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Reasons for delayed admission after stroke: results of a qualitative and quantitative survey

Authors Alegiani AC, Albrecht S, Rahn AC, Köpke S, Thomalla G, Heesen C

Received 4 November 2018

Accepted for publication 23 January 2019

Published 8 May 2019 Volume 2019:13 Pages 739—747

DOI https://doi.org/10.2147/PPA.S193376

Checked for plagiarism Yes

Review by Single-blind

Peer reviewers approved by Dr Amy Norman

Peer reviewer comments 3

Editor who approved publication: Dr Johnny Chen


Anna Christina Alegiani,1 Sindy Albrecht,1 Anne Christin Rahn,2,3 Sascha Köpke,2 Götz Thomalla,1 Christoph Heesen4

1Department of Neurology, Universitätsklinikum Hamburg-Eppendorf, Hamburg, Germany; 2Institute of Social Medicine & Epidemiology, Nursing Research Unit, University of Lübeck, Lübeck, Germany; 3Unit of Health Sciences and Education, MIN Faculty, University of Hamburg, Hamburg, Germany; 4Institute of Neuroimmunology and Multiple Sclerosis, Universitätsklinikum Hamburg-Eppendorf, Hamburg, Germany

Background: Acute stroke treatment shows time-dependent benefit to prevent disability. Public information campaigns and streamlining of emergency management have been performed, but still, only one-third of acute stroke patients are admitted >4.5 hrs after symptom onset.
Patients and methods: We interviewed 15 patients, presenting >4.5 hrs after symptom onset, regarding symptom recognition, emotions and their first action after symptom onset. Recorded interviews were analyzed by standardized descriptive analysis. Based on the results, a quantitative survey was developed. One hundred consecutive stroke unit patients surveyed to compare patients presenting within 4.5 hrs and more than 4.5 hrs of symptom onset.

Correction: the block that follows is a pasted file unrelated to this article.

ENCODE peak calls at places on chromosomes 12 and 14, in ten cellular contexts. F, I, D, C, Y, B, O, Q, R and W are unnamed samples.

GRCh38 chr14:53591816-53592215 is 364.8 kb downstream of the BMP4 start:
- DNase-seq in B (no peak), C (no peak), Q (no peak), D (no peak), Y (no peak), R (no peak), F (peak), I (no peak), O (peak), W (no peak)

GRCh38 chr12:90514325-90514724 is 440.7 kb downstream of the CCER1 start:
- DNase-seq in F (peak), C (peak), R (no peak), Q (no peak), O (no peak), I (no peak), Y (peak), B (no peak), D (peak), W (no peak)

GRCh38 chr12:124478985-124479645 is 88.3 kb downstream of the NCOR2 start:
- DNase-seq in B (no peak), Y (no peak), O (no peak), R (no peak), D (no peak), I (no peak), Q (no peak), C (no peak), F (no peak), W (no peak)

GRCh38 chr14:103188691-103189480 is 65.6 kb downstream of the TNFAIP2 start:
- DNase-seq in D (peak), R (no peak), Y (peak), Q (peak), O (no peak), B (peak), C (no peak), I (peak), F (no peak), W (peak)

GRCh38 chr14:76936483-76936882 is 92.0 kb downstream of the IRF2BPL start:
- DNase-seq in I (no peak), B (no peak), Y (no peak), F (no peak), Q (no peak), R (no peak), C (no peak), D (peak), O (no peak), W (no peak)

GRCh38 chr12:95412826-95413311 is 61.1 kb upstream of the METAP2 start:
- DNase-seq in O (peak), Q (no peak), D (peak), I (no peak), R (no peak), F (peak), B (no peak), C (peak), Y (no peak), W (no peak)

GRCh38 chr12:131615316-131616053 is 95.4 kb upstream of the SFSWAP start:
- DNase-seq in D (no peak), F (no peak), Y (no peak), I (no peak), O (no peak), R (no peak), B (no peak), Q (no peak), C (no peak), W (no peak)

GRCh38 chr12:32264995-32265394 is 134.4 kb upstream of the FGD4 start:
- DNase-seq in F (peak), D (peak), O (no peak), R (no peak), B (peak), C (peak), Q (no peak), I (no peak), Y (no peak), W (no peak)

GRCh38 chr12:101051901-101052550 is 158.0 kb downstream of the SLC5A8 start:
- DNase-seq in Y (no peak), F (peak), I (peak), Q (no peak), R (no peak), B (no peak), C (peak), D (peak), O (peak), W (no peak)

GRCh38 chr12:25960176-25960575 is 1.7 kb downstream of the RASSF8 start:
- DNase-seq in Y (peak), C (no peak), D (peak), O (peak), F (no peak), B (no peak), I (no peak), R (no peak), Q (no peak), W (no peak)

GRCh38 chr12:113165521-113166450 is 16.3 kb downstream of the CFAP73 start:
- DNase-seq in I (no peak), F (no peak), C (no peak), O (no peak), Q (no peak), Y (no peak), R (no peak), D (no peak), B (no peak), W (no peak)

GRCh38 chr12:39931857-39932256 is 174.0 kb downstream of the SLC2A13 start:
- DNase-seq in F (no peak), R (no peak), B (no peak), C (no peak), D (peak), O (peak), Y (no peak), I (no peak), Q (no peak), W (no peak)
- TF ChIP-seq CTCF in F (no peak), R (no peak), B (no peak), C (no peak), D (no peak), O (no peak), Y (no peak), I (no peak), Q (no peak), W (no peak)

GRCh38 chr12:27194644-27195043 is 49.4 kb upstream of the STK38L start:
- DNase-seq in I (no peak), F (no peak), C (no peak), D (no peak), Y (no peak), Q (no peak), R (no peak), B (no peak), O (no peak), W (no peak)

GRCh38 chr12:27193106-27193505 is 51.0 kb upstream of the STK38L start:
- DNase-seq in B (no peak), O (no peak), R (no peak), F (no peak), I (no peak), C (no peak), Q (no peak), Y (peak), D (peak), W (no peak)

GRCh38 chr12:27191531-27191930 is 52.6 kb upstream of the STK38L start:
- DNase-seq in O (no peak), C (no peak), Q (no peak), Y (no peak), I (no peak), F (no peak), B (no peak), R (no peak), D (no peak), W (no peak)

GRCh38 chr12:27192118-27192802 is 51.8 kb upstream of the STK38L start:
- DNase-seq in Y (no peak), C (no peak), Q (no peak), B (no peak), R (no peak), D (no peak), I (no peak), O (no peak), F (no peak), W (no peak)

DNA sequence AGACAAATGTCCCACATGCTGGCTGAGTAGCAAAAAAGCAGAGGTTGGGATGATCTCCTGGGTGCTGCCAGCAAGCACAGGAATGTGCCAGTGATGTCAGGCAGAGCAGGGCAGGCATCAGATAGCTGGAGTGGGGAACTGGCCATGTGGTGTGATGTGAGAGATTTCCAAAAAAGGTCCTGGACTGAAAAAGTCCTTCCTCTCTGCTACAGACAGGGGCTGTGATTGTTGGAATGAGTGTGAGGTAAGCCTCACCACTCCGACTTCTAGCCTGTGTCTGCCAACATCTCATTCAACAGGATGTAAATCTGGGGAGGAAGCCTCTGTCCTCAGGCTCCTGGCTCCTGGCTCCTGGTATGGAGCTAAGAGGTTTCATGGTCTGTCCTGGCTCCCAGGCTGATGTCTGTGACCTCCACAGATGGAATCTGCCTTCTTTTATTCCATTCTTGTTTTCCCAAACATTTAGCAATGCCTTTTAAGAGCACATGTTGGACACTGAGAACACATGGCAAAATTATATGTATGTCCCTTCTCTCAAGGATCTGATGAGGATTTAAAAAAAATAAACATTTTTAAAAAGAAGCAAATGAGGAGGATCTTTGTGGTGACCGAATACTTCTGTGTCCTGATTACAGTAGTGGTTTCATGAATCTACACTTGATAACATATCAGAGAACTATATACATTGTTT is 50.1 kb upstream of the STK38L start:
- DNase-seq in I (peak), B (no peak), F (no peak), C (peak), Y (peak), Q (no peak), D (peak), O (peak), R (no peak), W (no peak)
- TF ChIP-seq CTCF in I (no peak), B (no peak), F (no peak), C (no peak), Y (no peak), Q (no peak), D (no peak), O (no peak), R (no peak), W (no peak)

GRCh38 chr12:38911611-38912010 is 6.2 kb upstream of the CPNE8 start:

Results: Patients predominantly noticed symptoms by themselves. The most commonly expressed feelings were uncertainty and shame. The most frequent action was waiting. Patients described moderate knowledge about stroke in general, but felt less informed regarding their stroke risk. Magazines (51%) were the most frequently indicated source of information, while general practitioners only accounted for 26%. Significantly better knowledge was shown in the answers on closed questions compared to open questions, although the same items were named.
Conclusion: Shame, uncertainty and insufficient individual risk knowledge about stroke were the most important factors delaying admission after stroke. Individual risk counseling could be investigated to close the gap between general stroke knowledge and recognition of own stroke risk.

Keywords: acute stroke, onset, admission, knowledge, risk factors, acute stroke treatment


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